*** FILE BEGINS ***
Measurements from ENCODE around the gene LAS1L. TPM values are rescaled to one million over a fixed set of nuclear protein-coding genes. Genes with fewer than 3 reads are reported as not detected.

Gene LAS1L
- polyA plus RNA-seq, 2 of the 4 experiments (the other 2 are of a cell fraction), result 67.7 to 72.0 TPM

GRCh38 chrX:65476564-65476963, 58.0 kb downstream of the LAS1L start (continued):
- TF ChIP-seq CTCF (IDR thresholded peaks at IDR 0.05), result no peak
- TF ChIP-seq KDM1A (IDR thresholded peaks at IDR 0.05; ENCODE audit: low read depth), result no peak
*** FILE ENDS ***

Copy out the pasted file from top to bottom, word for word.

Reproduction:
Measurements from ENCODE around the gene LAS1L. TPM values are rescaled to one million over a fixed set of nuclear protein-coding genes. Genes with fewer than 3 reads are reported as not detected.

Gene LAS1L
- polyA plus RNA-seq, 2 of the 4 experiments (the other 2 are of a cell fraction), result 67.7 to 72.0 TPM

GRCh38 chrX:65476564-65476963, 58.0 kb downstream of the LAS1L start (continued):
- TF ChIP-seq CTCF (IDR thresholded peaks at IDR 0.05), result no peak
- TF ChIP-seq KDM1A (IDR thresholded peaks at IDR 0.05; ENCODE audit: low read depth), result no peak